When substituting parsley for tarragon, use it in a one-to-one ratio, adjusting to taste based on the dish and personal preference. Parsley is remarkably versatile and finds applications in diverse cuisines and dishes, ranging from salads and soups to sauces, serving as an ingredient and a garnish. It's particularly effective in recipes where tarragon's fresh, herbaceous quality is desired, but its distinct anise-like flavor might not be suitable or is not the main focus.

Both the flat-leaf and curly varieties of parsley can be used, offering a subtle, herbaceous note. While it won't replicate the exact flavor profile of tarragon, parsley is a great alternative for adding a similar freshness and color to dishes, making it a suitable stand-in, especially in lighter spring and summer recipes. If you are seeking to Russian tarragon substitutes, I recommend a mixing of parsley with a pinch of fennel seed or aniseed.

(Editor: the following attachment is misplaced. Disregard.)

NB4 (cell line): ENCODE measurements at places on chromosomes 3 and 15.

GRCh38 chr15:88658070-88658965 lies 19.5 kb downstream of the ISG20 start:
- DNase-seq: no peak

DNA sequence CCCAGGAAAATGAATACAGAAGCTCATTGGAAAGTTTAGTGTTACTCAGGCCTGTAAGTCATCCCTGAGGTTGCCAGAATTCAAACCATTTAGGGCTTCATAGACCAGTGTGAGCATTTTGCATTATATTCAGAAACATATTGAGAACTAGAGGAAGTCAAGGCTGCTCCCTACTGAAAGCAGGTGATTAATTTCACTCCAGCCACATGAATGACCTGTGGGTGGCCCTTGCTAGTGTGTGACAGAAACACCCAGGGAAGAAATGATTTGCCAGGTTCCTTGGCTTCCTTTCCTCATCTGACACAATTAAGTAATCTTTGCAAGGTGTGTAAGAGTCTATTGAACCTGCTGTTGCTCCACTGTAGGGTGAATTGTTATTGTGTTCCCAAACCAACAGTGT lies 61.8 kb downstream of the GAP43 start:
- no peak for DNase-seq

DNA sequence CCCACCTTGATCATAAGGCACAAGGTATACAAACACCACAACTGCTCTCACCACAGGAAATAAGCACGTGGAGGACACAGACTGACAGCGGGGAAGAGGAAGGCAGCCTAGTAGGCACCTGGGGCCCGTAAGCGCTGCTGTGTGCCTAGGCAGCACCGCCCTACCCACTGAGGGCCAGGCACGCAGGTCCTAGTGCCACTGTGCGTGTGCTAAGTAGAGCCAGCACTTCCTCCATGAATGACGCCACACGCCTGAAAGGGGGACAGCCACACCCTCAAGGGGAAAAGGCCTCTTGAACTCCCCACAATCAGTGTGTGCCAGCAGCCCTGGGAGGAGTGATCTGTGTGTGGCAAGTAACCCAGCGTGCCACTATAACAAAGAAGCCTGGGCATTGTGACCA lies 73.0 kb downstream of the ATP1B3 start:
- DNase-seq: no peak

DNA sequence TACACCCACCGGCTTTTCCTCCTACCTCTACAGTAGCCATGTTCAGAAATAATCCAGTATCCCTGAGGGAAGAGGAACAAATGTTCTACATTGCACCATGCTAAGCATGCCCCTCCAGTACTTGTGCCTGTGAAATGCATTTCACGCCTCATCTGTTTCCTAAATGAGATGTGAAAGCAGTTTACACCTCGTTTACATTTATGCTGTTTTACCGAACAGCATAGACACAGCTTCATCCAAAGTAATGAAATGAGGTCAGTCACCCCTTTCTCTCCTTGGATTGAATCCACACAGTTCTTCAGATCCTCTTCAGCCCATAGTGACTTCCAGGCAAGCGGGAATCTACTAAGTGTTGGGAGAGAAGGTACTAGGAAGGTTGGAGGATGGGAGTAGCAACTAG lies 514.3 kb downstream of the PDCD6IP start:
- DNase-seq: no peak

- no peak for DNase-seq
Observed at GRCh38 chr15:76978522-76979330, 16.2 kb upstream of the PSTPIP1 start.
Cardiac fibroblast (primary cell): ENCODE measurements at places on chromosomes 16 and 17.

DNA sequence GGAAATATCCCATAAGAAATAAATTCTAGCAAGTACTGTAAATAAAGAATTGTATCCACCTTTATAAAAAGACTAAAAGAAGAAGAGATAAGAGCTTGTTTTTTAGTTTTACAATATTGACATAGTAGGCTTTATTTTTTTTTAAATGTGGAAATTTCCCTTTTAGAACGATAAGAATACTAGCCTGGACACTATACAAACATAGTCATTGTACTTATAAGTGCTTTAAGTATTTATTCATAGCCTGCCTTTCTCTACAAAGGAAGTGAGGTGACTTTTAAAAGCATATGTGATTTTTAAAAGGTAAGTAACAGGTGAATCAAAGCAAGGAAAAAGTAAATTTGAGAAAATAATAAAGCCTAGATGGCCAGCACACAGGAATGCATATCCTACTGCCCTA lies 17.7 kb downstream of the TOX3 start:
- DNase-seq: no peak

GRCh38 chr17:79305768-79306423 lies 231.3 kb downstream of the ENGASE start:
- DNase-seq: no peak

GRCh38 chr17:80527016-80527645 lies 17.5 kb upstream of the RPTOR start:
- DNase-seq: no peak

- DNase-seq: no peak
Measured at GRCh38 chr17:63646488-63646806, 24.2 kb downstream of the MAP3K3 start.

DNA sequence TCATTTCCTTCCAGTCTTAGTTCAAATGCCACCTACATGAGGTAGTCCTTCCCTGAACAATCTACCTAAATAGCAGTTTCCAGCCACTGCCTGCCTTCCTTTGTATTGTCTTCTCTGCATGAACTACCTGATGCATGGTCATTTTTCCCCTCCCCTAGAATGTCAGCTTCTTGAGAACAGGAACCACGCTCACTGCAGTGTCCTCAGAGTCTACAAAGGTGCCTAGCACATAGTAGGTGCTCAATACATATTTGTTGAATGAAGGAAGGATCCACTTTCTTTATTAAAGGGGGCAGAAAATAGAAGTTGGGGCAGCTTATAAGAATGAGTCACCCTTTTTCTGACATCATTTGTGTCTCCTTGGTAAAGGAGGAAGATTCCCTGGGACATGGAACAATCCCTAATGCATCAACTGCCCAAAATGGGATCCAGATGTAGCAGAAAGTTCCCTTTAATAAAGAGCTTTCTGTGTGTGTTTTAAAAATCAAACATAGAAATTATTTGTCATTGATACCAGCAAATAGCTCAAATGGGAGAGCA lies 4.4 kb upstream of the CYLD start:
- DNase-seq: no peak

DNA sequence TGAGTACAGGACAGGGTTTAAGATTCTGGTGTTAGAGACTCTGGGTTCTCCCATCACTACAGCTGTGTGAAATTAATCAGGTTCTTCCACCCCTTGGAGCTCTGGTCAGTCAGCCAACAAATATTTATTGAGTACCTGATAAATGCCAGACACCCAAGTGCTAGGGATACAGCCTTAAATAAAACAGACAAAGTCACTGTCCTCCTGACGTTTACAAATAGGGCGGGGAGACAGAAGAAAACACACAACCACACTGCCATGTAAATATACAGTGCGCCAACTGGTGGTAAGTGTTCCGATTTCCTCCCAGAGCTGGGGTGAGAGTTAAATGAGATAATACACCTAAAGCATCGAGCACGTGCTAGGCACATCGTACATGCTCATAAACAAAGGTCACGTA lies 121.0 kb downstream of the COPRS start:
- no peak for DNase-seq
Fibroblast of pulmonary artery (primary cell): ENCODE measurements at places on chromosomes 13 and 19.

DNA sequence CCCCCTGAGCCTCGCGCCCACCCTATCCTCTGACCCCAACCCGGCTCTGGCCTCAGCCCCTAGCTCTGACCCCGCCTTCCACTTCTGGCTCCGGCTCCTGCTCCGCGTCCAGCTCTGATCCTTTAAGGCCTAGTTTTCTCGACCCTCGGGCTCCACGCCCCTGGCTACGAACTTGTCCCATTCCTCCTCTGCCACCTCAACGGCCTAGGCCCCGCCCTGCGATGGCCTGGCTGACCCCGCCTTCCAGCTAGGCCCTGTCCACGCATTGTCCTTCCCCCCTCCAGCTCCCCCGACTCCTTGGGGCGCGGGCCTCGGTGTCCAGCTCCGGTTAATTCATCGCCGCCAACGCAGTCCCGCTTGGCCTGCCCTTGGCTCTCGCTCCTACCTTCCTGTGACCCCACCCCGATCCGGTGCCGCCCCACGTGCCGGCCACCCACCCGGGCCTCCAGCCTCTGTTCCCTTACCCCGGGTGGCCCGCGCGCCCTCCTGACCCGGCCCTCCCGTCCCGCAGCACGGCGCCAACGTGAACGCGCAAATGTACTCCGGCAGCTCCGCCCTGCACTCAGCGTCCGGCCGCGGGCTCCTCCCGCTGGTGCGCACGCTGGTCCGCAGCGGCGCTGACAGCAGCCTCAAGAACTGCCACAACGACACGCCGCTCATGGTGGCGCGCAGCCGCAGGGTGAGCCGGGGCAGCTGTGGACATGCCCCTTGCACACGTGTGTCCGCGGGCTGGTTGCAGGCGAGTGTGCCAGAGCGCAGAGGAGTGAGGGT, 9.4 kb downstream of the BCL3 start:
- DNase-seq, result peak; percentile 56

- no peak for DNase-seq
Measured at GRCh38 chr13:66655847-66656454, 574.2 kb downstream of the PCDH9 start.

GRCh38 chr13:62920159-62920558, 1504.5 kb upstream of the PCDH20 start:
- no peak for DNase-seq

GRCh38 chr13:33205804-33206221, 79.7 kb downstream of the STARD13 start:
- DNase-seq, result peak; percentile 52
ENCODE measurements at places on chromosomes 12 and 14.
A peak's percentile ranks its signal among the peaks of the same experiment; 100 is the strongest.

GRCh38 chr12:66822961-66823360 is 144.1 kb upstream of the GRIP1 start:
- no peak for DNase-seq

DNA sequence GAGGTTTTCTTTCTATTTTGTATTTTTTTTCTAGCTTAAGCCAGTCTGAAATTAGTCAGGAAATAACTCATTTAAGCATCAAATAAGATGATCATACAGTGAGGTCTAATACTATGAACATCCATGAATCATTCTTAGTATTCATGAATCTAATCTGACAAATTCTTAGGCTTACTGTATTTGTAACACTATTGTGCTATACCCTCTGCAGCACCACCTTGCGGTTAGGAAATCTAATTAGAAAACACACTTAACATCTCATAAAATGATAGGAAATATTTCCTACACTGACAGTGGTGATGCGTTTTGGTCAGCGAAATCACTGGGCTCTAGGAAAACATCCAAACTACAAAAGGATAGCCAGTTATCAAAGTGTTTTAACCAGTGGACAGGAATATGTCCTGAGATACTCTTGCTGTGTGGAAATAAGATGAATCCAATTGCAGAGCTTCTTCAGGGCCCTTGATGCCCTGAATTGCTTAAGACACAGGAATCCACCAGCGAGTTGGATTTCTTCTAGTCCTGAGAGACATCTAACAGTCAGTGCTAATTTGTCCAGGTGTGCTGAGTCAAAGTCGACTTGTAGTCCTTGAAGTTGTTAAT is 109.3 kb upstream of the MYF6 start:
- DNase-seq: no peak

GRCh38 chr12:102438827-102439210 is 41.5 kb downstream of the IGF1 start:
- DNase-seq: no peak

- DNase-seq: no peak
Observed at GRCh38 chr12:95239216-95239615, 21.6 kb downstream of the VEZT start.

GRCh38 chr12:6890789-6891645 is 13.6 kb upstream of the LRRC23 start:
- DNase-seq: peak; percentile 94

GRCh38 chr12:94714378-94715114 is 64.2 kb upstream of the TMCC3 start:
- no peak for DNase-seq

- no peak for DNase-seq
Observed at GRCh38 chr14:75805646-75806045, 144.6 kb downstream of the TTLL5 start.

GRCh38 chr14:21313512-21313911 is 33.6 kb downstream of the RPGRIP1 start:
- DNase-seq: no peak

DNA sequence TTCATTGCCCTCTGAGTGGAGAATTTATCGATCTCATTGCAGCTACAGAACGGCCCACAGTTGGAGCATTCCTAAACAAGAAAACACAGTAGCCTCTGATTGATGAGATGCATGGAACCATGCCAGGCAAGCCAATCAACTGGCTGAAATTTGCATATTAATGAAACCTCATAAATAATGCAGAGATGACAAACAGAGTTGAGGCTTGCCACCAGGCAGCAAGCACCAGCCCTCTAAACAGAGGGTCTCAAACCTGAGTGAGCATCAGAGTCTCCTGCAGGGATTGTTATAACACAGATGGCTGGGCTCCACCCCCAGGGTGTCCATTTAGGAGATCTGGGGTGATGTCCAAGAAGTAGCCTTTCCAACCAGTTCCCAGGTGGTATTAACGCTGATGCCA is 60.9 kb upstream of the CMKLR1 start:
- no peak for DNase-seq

Tagetes, also known as Mexican marigold or Mexican tarragon, can be a perfect tarragon substitute for French tarragon, particularly in climates where French tarragon struggles to grow. It shares a similar licorice or anise-like flavor, making it suitable for culinary uses that require tarragon's distinctive taste.

When using Tagetes as a substitute, it's best to start with equal amounts, as the recipe calls for French tarragon, then adjust to taste, as its flavor can be slightly stronger. This substitute shines in dishes like sauces, chicken, fish, and egg recipes, where tarragon's unique flavor profile is desired. Tagetes are especially useful in warmer months when French tarragon might not be readily available, allowing cooks to maintain a similar flavor in their dishes.

Jenny passionately advocates a holistic and natural approach to health and well-being. She has a Bachelor of Science degree and years of working in food sciences, specializing in organic & natural products. She is committed to helping others embrace a balanced, natural lifestyle that fosters well-being. Jenny believes that a harmonious balance between nutrition, fitness, and mindfulness is the key to unlocking the full potential of one’s well-being.